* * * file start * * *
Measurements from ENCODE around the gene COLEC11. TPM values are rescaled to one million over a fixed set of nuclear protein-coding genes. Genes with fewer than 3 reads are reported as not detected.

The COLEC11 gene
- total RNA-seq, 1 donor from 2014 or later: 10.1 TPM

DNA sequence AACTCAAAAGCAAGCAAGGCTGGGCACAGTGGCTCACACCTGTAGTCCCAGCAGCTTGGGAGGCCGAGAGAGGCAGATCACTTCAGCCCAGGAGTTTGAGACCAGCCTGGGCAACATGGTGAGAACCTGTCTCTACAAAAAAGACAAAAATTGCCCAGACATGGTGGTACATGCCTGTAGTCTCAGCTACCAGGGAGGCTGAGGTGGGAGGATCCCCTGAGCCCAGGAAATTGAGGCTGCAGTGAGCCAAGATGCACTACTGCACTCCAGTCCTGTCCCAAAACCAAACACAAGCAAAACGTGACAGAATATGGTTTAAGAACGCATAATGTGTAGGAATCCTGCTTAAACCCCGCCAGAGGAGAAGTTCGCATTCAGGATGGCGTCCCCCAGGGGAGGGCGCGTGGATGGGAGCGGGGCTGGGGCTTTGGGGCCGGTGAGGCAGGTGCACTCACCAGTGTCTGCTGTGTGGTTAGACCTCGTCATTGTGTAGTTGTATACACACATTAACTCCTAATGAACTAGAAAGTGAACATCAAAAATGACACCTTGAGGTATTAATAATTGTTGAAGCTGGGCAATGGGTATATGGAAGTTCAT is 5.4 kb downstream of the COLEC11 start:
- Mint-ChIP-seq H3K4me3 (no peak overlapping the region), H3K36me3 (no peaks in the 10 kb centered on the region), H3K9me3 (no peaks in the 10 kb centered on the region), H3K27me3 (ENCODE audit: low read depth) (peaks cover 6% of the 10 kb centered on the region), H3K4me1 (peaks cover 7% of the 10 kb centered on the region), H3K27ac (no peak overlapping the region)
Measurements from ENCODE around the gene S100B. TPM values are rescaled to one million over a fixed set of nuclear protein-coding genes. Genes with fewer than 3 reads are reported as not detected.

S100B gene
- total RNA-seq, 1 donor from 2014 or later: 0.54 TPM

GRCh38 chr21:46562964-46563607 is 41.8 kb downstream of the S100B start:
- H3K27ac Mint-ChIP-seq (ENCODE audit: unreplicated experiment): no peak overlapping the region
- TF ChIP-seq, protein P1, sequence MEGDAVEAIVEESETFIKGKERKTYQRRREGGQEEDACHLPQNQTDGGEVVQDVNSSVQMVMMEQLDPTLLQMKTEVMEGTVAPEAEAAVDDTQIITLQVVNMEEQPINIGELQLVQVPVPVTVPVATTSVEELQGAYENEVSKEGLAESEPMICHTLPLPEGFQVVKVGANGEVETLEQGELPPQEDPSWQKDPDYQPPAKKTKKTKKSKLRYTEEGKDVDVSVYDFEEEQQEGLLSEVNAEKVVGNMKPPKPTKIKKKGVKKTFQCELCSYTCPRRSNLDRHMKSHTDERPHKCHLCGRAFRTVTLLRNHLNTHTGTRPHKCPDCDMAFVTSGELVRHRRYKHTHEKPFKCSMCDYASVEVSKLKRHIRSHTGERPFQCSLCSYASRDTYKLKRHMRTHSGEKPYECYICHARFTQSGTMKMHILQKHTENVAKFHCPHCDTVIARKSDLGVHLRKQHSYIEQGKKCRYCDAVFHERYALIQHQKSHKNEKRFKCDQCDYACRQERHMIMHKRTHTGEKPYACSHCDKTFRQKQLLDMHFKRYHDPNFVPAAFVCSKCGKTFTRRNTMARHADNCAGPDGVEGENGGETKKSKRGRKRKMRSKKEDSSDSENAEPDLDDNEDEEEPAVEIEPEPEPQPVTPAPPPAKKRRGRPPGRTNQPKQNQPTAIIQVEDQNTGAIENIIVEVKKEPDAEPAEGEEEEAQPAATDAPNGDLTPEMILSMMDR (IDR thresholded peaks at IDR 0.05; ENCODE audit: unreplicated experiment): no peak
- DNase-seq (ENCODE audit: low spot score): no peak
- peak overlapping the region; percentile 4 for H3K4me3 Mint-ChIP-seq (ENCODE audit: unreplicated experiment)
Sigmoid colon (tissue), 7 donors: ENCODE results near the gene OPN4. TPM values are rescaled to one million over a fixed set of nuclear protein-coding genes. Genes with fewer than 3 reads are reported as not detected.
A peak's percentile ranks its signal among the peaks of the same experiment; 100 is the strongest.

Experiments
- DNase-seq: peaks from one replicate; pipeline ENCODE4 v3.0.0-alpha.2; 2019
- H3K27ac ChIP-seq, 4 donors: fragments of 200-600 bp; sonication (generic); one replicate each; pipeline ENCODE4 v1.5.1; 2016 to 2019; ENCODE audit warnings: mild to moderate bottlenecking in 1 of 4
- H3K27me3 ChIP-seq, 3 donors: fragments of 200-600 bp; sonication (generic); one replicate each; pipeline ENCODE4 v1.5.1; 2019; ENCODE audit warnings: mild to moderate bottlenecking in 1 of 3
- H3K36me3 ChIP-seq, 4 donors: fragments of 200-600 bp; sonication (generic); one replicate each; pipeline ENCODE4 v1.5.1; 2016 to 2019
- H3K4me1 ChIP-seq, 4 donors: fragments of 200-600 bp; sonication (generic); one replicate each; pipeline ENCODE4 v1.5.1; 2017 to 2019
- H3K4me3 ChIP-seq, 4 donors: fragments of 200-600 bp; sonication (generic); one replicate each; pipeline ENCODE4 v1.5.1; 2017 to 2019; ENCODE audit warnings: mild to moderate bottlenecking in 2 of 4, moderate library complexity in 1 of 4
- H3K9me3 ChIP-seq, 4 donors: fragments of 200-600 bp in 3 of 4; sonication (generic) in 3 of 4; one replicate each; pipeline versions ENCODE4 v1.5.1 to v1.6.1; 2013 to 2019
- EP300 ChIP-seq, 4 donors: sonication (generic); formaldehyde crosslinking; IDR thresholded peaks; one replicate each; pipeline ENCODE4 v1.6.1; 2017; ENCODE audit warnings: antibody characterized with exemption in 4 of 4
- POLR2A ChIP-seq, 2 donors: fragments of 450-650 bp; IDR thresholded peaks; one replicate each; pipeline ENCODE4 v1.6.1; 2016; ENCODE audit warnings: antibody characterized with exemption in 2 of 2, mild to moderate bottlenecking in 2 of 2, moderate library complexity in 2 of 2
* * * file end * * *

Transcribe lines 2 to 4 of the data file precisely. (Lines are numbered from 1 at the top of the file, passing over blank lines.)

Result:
The COLEC11 gene
- total RNA-seq, 1 donor from 2014 or later: 10.1 TPM

DNA sequence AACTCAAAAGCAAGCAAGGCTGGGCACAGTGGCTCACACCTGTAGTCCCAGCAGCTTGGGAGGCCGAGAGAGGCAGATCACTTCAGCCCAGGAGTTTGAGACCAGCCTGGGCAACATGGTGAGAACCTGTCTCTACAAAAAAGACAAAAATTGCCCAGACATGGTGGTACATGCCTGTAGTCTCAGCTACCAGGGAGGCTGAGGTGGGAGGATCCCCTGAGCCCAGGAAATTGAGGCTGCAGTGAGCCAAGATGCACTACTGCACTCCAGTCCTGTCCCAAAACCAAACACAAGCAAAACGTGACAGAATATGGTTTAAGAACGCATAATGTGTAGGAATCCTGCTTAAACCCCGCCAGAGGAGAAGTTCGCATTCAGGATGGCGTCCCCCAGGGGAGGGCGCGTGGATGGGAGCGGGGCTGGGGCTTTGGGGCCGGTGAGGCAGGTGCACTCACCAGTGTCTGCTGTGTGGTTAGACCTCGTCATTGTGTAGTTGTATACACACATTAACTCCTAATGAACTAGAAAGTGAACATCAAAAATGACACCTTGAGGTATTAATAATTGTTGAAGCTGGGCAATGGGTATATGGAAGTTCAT is 5.4 kb downstream of the COLEC11 start: